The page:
No one can quite agree on the precise raw materials for whiskey, let alone how to spell it (with or without the ‘e’). But we know that there’s nothing quite like it, and to appreciate its character fully, a little know-how is required.
Although learning how to taste whiskey is an art in itself, you can be a complete whiskey newbie and thoroughly enjoy the process. With practice, you will soon be comfortable tasting whiskey and be able to appreciate the subtle characteristics of each blend.
How To Taste Whiskey: 7-Step Guide
So, arm yourself with a good whiskey or three and the correct glassware then you are all set to begin your journey. Let’s dive in.
1. Select Your Whiskey
The first step in your whiskey tasting journey is discovering a small selection to try. There are many types of whiskey from different parts of the world, so getting acquainted with the most popular whiskey-producing regions is a good idea. The main types are:
- Scotch whisky (spelt without the ‘e’) is either malt, grain or a blend of the two. Malt whiskies, often very peaty, come from six regions of Scotland: Highland, Lowland, Speyside, Islay, Island, and Campbeltown.
- Irish whiskey is typically triple distilled. These whiskeys are generally unpeated and may be either malt or grain whiskey.
- American rye whiskey is made with at least 51% rye mash. Rye whiskey has a dry, spiced character.
- Bourbon whiskey is made in the US from a corn-based mash and has a sweeter flavour profile.
- Tennessee whiskey is made in Tennessee and is essentially bourbon that has been filtered through sugar maple charcoal before ageing.
- Canadian whisky (spelt without the ‘e’) is usually made from a corn or rye-based mash.
- Japanese whisky (spelt without the ‘e’) closely resembles Scotch but has unique characteristics from the Far East.
2. Use The Correct Glassware
Now that you have selected at least one whiskey to taste, it’s time to discuss glassware. Most whiskey-tasting experts (sommeliers) use a stemmed glass to avoid their hands heating the contents of the glass.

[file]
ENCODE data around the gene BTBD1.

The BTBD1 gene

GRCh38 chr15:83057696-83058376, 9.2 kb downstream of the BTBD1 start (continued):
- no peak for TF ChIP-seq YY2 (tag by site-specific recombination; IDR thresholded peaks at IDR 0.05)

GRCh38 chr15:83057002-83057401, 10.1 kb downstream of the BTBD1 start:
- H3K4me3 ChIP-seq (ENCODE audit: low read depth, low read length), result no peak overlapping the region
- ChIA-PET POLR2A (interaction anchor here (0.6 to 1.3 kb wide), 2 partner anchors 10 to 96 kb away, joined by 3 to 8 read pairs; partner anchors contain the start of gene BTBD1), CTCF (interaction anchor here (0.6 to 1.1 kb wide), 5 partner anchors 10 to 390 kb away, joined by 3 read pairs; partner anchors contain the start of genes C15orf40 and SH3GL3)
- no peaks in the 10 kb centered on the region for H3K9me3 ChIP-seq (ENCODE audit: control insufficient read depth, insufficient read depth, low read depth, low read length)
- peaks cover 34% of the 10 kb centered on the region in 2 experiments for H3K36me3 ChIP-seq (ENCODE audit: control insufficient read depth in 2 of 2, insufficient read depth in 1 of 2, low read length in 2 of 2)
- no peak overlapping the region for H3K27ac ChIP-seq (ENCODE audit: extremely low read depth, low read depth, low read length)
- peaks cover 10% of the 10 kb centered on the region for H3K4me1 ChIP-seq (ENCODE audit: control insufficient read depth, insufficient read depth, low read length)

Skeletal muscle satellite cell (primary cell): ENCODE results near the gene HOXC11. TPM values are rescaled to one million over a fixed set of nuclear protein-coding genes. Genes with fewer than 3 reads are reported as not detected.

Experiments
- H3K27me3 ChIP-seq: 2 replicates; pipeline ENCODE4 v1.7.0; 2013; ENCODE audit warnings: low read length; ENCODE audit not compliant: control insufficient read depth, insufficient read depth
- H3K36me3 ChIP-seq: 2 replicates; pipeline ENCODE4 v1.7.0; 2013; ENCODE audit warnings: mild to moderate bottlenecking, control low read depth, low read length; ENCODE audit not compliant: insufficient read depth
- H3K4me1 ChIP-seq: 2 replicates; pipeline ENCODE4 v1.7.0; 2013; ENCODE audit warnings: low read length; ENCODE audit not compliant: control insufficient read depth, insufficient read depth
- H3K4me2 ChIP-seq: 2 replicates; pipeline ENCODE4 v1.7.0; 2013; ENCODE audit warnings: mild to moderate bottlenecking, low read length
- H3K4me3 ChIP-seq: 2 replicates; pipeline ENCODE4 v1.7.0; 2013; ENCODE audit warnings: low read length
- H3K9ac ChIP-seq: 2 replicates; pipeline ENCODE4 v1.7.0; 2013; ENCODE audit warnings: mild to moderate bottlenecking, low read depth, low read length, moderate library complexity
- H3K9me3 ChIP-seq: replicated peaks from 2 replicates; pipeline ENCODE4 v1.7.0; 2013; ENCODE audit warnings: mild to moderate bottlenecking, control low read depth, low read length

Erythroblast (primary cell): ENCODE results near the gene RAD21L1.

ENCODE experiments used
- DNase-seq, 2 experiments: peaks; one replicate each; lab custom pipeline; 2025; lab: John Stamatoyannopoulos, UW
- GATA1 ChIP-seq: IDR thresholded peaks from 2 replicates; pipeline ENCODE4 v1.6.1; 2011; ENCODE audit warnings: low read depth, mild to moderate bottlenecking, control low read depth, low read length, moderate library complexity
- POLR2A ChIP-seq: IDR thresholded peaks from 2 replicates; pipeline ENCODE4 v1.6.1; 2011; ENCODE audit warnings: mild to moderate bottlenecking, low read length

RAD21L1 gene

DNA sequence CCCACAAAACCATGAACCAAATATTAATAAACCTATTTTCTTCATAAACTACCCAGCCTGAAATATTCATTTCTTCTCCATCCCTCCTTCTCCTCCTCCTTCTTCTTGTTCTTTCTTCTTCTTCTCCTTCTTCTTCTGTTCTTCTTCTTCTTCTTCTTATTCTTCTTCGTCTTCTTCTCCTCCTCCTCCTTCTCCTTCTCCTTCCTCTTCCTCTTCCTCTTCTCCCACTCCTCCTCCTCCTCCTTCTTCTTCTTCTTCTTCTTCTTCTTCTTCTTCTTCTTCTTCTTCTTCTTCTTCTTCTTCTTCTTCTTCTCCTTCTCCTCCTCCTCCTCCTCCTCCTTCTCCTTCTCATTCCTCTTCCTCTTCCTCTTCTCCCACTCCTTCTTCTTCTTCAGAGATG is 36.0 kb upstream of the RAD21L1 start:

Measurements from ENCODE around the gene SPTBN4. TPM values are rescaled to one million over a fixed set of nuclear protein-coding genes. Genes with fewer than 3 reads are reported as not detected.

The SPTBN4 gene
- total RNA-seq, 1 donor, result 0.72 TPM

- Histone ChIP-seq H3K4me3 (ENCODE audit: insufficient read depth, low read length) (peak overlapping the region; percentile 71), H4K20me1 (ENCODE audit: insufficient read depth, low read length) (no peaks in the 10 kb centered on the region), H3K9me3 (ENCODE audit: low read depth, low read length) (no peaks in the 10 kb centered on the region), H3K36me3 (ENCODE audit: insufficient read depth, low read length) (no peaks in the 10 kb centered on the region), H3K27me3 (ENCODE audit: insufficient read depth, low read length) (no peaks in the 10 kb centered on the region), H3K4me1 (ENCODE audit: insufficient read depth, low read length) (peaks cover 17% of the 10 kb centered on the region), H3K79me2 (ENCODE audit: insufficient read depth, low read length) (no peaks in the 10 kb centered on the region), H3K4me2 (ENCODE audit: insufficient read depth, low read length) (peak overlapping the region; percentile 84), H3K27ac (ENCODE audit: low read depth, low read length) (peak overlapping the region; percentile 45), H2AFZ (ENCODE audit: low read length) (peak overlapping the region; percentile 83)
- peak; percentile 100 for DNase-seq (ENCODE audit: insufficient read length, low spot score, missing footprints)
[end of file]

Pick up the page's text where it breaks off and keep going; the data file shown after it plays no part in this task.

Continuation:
The most recommended glass is the official Glencairn glass. The Glencairn glass has a stubby stem, a bulbous bottom, and a narrow mouth that concentrates the congener’s aromas and allows you to appreciate the whole bouquet of the whiskey.
And because of the shape, you can swirl and sniff your whiskey without spilling it everywhere. Steer clear of rocks glasses (tumblers) as they are inappropriate for tasting whiskey, allowing only the most aggressive aromas to reach your nose.
3. How To Serve
To properly taste whiskey, the best way to serve it is neat. That is, at room temperature, unmixed with anything else. Two ounces (50-60ml) is the usual serving size for neat whiskey.
You may want to compare several whiskeys, so you won’t be consuming as much if your goal is to taste each whiskey and make notes about it. Instead, pour half an ounce of room temperature whiskey into a Glencairn glass.
4. Whiskey Colour & Legs
Raise your glass to the light and admire the colour of the whiskey. This can tell you a lot about how long it has been aged and what sort of casks (deep golden in the case of bourbon; mahogany if distillers used ex-sherry barrels).
Observe the clarity of the whiskey. Certain compounds in whiskey (fatty acids and proteins) are soluble only above a certain ABV. Whiskeys with a lower ABV will be cloudy at lower temperatures or when you add water to them. This cloudiness is not a defect; it can be a sign of a full, complex whiskey.
Swirl the whiskey in the glass and watch the legs (or tears) that form due to alcohol having lower surface tension than water. Thicker legs that form more slowly indicate fatty acids (and, therefore, more flavour). If the legs move more rapidly, the whiskey will taste lighter and less complex.
5. On The Nose